You are looking at Upper Egypt on the banks of the Nile River, with its ruins of the Temple Amon, built by King Tut after he took the throne, ca.1332BC-1323BC in the conventional chronology. The ruins, excavated in the 20th century, are huge, though nothing remains of the houses, palaces, and gardens surrounding the Temple. Since people always want more space, It was added onto over the centuries, expanding the temple area.
The exteriors of these areas gave important information to future generations about structure and design. What works and what doesn’t.
At first, buildings were supported by vertical and horizontal elements. What you might know as post and beam, could be wood, could be stone, as in Stone Henge shown here. Technically this type of construction is known as Trabeated construction.
In the image with the columns, aesthetic elements in carvings of various designs have been cut/incised into the columns. We were and are still seeking the aesthetics.
Tutankhamun, King for only ten years, died at nineteen after a short reign.
He reigned long enough to change the direction of idol worship in his country. In my blog last week (http://gailingis.com/wordpress/?p=1862), Samson died a pauper’s death, unlike Tutankhamun whose regal properties were buried with him.This young man, affectionately called King Tut, made an aesthetic difference in his kingdom. He not only had temple architecture designed and built, but he influenced the design of furnishings, to this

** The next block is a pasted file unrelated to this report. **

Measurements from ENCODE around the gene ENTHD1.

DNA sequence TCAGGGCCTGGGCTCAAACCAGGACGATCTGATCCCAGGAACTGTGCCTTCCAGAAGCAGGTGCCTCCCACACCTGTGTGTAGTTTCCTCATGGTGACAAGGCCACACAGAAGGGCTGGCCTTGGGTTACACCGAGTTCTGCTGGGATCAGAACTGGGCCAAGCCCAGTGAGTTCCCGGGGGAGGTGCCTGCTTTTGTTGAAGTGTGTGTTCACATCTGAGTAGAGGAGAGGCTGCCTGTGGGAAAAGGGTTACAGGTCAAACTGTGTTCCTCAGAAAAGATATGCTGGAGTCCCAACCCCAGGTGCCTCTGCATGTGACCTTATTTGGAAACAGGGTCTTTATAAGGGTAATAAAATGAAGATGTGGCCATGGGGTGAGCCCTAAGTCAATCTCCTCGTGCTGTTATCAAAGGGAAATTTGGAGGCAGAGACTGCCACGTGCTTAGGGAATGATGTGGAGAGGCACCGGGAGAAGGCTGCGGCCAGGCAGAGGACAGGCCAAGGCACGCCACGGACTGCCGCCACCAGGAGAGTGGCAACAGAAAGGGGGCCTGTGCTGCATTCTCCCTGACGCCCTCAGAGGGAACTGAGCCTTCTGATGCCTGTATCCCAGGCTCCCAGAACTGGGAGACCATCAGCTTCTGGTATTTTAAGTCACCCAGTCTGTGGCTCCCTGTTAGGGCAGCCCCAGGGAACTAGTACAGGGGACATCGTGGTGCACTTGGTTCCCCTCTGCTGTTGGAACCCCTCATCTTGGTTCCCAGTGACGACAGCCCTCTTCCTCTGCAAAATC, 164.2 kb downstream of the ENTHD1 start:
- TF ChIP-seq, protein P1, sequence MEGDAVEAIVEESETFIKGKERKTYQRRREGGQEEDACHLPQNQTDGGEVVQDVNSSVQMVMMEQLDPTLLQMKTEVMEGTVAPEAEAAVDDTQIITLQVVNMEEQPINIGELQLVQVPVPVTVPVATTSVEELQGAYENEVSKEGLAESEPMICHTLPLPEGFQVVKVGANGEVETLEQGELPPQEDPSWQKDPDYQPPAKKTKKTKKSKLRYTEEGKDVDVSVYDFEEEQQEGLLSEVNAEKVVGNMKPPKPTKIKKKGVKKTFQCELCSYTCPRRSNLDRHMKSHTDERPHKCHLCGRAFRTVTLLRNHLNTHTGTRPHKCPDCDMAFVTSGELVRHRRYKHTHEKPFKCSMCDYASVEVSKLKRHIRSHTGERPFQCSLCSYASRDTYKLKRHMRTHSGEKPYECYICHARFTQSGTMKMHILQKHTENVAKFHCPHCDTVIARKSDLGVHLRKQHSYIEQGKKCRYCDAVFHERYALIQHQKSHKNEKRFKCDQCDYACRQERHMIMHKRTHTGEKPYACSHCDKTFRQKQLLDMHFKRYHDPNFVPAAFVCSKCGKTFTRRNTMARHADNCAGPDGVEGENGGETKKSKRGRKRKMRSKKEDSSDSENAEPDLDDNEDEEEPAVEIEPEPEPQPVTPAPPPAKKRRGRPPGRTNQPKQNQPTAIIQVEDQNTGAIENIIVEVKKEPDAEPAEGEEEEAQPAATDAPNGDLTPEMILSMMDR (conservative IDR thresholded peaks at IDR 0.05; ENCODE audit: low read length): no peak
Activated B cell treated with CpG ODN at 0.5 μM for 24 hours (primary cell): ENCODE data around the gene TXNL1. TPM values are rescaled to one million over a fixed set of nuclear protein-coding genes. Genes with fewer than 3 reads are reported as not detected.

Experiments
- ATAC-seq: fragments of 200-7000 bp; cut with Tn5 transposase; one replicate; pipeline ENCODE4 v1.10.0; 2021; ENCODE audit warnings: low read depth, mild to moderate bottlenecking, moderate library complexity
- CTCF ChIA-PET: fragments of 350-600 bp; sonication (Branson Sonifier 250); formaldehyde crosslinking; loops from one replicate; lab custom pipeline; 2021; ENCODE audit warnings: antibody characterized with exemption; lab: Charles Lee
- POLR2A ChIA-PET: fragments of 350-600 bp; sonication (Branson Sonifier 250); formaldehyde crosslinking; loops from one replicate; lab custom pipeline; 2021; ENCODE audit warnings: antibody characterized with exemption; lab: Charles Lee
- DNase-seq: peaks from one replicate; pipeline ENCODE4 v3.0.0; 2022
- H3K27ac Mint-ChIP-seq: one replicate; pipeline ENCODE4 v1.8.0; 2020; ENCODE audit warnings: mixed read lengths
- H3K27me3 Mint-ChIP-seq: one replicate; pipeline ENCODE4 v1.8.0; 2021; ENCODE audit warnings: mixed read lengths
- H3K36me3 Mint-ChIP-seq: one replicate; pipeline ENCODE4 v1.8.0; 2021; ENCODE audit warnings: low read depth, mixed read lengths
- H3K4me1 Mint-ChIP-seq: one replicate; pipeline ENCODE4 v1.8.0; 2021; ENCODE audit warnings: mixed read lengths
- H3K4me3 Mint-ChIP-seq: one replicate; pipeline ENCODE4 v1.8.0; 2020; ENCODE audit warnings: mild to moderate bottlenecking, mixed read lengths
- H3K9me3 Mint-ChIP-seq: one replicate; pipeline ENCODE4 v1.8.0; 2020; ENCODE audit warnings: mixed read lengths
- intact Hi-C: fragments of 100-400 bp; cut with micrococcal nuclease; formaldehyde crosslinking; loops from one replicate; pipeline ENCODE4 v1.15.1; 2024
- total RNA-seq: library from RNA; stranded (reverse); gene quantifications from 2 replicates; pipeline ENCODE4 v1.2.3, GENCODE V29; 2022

day. We still create chairs that mimic Tut’s throne. All were discovered in 1922 in his well-stocked tomb.
This iron and brass chair, with a leather seat and back, is a 19th century design taken from King Tut’s throne. This is still being made today, and with many variations. It was popular in the French Directoire period under Napoleon.
Do you have a throne? Would you like to have a throne, or would a simple chair suffice? Have you ever wanted to visit the pyramids?